Thomas Jefferson, in a letter to Madison, feared a future rush for congressionally directed spending (today’s euphemism for earmarks). Jefferson said such spending would “be the source of eternal scramble among the members, who can get the most money wasted in their State; and they will always get the most who are the meanest.”
Many well-meaning people conflate compromise with corrupt earmarking. For instance, in a piece applauding Trump’s embrace of pork, Jonathan Rauch, recently wrote, “In the conception of James Madison and the other founders, trading stuff to forge compromises is how complex, divided societies reach political accommodations. Pork-barreling is part of Congress’s job description. The 1790 compromise that united the United States was a pork-barrel bargain: Madison and Thomas Jefferson agreed to nationalize states’ debts in exchange for Alexander Hamilton’s consent to locate the country’s capital in the South, on Madison’s and Jefferson’s home turf.”
Rauch gets Madison wrong (see above) and the 1790 compromise isn’t really comparable to the earmarks of the 1990s and 2000s: The 1790 compromise provided a diffuse benefit to several states in a grand bargain; it wasn’t a bridge, museum or monument for a particular member delivered on behalf of a particular interest group.
And as for the argument that if Congress doesn’t make decisions, federal bureaucrats will? Never forget that Congress makes the laws for the bureaucrats.
Members of Congress aren’t helpless bystanders. The bureaucrats have no rule-making or grant-making authority apart from what Congress delegates to them. None. If the laws are vague, then members of Congress have no one to blame but themselves.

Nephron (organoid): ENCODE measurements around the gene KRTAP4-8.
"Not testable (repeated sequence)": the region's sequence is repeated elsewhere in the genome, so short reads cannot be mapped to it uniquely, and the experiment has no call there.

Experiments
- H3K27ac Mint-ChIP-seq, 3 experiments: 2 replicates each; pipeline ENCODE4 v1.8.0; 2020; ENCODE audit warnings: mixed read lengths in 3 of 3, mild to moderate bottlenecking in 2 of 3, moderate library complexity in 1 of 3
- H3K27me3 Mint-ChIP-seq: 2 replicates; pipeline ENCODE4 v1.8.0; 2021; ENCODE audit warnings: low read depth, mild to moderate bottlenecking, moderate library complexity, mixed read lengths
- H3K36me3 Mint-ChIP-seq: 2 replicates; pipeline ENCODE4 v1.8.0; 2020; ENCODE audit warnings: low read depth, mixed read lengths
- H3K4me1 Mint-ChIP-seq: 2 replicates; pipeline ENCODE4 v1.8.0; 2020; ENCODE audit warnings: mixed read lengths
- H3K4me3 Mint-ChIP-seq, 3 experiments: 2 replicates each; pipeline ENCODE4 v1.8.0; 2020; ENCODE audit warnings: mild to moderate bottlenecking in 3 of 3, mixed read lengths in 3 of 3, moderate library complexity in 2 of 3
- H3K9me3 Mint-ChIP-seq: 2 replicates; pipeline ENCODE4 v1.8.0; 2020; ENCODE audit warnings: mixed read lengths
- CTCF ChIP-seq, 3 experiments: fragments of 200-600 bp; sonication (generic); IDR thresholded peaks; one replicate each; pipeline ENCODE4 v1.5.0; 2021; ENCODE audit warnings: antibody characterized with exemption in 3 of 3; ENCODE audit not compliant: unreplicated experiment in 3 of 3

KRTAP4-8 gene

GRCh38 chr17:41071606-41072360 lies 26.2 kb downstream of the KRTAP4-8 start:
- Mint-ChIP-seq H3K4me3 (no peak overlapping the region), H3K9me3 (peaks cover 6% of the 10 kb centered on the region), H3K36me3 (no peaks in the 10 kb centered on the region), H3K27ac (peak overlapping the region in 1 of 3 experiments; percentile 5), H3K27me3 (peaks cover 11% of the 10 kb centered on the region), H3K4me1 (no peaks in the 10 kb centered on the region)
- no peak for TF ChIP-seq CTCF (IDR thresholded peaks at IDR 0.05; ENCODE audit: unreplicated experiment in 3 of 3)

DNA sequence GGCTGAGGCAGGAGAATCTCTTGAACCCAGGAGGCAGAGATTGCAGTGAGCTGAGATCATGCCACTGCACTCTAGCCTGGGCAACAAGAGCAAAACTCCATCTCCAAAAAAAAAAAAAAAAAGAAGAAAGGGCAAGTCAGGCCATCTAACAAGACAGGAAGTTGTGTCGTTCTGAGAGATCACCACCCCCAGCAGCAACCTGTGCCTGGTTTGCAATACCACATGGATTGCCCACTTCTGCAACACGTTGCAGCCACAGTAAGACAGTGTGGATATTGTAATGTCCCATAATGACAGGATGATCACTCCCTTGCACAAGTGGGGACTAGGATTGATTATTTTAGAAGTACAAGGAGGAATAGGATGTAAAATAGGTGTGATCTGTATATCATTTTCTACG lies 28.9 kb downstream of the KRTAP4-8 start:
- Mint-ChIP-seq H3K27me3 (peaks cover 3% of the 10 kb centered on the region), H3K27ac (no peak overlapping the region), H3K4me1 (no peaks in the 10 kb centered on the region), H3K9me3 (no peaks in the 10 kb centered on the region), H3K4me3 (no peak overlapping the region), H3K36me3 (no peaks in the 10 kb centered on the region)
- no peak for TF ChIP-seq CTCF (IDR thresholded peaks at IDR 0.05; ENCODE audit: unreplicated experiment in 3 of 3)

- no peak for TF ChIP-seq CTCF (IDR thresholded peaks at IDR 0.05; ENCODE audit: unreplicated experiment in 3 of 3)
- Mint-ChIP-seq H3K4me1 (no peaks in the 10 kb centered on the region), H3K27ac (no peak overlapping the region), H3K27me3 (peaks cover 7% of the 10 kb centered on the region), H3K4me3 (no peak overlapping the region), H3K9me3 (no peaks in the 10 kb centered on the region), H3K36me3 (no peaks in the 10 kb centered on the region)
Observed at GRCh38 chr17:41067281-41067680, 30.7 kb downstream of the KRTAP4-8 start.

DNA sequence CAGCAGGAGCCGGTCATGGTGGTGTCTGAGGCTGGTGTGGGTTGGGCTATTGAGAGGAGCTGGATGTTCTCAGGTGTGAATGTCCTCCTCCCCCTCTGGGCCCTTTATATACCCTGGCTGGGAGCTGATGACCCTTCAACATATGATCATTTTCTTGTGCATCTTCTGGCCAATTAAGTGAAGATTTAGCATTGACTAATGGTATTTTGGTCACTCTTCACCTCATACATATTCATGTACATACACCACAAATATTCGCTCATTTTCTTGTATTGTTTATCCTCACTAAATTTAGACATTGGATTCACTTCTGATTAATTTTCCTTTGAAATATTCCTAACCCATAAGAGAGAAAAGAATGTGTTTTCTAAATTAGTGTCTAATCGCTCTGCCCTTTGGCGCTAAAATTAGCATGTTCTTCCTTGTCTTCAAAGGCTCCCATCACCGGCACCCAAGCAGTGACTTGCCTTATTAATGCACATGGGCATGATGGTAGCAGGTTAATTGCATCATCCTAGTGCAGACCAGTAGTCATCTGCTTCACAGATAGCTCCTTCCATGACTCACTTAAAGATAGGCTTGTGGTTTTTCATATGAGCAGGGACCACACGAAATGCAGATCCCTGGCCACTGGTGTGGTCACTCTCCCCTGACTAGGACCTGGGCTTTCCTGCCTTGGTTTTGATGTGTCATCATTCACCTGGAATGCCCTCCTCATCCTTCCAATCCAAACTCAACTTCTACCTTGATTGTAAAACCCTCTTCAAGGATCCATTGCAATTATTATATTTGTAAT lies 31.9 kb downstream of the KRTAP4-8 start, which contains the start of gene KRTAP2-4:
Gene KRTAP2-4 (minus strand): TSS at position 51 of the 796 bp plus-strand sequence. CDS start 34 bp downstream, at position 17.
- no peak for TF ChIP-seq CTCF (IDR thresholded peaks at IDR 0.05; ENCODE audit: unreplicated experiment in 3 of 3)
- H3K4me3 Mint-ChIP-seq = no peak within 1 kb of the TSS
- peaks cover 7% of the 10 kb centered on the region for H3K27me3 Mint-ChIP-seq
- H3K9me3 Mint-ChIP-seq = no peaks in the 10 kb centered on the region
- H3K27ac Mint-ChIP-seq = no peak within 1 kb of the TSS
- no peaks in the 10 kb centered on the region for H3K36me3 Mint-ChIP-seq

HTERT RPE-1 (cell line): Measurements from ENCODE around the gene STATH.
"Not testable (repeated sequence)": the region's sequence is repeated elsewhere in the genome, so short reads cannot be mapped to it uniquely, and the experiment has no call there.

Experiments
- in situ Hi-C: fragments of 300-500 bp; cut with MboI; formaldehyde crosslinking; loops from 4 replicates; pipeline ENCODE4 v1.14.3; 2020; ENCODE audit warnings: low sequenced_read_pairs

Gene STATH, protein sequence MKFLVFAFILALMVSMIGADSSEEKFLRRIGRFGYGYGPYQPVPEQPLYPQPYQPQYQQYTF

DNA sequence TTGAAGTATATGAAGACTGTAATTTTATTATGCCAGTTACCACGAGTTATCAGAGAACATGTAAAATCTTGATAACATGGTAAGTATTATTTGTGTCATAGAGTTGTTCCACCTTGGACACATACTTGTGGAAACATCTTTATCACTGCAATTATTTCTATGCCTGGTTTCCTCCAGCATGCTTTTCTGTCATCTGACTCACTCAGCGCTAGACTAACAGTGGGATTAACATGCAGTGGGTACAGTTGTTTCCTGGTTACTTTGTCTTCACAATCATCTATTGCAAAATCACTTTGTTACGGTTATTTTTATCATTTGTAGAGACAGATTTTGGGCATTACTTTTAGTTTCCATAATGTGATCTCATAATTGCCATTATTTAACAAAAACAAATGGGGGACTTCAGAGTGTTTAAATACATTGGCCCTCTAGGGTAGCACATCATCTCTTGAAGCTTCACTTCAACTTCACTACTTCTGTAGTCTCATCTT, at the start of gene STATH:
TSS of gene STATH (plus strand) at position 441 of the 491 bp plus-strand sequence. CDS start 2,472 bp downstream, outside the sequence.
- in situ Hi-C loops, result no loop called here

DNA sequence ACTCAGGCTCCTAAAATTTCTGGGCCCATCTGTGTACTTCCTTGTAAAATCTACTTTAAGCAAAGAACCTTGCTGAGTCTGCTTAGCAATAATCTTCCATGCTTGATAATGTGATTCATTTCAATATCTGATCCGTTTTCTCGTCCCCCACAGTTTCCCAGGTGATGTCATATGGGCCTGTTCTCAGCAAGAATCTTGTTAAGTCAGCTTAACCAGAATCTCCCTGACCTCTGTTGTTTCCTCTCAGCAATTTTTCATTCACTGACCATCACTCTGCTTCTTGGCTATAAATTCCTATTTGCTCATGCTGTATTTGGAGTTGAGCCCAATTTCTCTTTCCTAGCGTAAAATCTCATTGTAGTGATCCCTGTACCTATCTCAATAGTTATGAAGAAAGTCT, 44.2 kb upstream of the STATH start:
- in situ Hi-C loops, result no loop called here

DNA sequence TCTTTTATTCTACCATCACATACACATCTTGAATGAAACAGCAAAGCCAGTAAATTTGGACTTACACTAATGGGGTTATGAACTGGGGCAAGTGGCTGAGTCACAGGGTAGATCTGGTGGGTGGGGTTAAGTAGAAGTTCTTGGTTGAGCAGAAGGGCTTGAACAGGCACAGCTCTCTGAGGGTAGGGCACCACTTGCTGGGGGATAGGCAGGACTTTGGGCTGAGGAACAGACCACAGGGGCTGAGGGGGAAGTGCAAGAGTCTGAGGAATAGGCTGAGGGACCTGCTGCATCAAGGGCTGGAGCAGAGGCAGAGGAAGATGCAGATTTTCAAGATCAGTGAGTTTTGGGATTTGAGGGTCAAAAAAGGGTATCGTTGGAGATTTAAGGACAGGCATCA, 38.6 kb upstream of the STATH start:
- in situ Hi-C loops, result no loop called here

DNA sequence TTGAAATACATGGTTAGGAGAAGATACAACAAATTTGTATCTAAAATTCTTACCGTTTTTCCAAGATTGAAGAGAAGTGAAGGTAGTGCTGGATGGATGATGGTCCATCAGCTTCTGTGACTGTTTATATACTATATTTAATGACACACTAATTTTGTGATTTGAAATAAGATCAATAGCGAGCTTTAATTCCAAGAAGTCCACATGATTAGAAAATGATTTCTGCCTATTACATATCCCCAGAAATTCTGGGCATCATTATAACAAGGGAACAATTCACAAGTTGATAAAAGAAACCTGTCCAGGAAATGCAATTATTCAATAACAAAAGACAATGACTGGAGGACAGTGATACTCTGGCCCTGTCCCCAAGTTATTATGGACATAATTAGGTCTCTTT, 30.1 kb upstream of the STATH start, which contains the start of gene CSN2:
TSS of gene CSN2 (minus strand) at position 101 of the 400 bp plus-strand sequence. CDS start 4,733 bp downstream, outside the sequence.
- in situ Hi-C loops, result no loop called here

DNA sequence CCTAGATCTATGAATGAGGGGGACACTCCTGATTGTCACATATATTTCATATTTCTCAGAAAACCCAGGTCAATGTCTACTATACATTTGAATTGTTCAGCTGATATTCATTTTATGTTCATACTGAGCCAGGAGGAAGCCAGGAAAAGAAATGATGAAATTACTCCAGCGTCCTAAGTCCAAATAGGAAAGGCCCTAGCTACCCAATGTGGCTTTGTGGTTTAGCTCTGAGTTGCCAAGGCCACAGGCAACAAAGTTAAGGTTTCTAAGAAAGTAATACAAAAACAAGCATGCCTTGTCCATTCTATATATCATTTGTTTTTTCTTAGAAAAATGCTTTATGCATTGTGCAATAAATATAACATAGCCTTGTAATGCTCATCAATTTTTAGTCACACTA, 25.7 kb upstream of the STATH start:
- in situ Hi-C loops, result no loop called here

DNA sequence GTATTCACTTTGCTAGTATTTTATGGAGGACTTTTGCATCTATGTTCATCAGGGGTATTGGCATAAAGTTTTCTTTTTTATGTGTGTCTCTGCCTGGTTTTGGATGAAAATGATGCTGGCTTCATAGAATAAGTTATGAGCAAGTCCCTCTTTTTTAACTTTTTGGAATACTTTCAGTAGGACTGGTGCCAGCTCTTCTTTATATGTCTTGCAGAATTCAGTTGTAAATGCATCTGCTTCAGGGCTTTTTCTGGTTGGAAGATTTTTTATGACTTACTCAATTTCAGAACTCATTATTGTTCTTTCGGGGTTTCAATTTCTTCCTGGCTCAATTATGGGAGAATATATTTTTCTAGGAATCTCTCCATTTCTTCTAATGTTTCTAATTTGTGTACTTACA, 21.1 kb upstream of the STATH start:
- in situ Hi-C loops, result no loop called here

In this important sense, the earmark debate illustrates that congressional under-reach can be as much of a threat to democracy as executive overreach.
When Rauch and others say that earmarks are important legislative grease, we shouldn’t forget that the last big bill enacted by Congress with the help of earmarks was President Obama’s Affordable Care Act. Whatever you think of the merits of that law, the chaotic and corrupt process by which it was passed was not a study in good government.
Yet, the best argument against earmarks comes just from looking at the earmarks themselves. While earmarks such as the Bridge to Nowhere and the Woodstock Museum (which was wonderfully lampooned by John McCain) endure as icons of self-indulgent graft, the lesser-known earmarks are worse, even. Consider the case of Oregon’s Rep. David Wu.
In 2005, Wu secured more than $2 million in defense contracts for a company in his district that provided polyester T-shirts for Marines. Sounds like an innocuous earmark, right? Wu didn’t realize the T-shirts melted in intense heat, adhering to a soldier’s skin. Captain Lynn E. Welling, the 1st Marine Logistics Group head surgeon, told the Seattle Times, “This essentially creates a second skin and can lead to horrific, disfiguring burns.”
The case of the Wu earmark illustrates how the problem isn’t just political corruption and economic waste. When government is in the business of picking winners and losers, it corrupts the free market. And that sort of corruptions often metastasizes.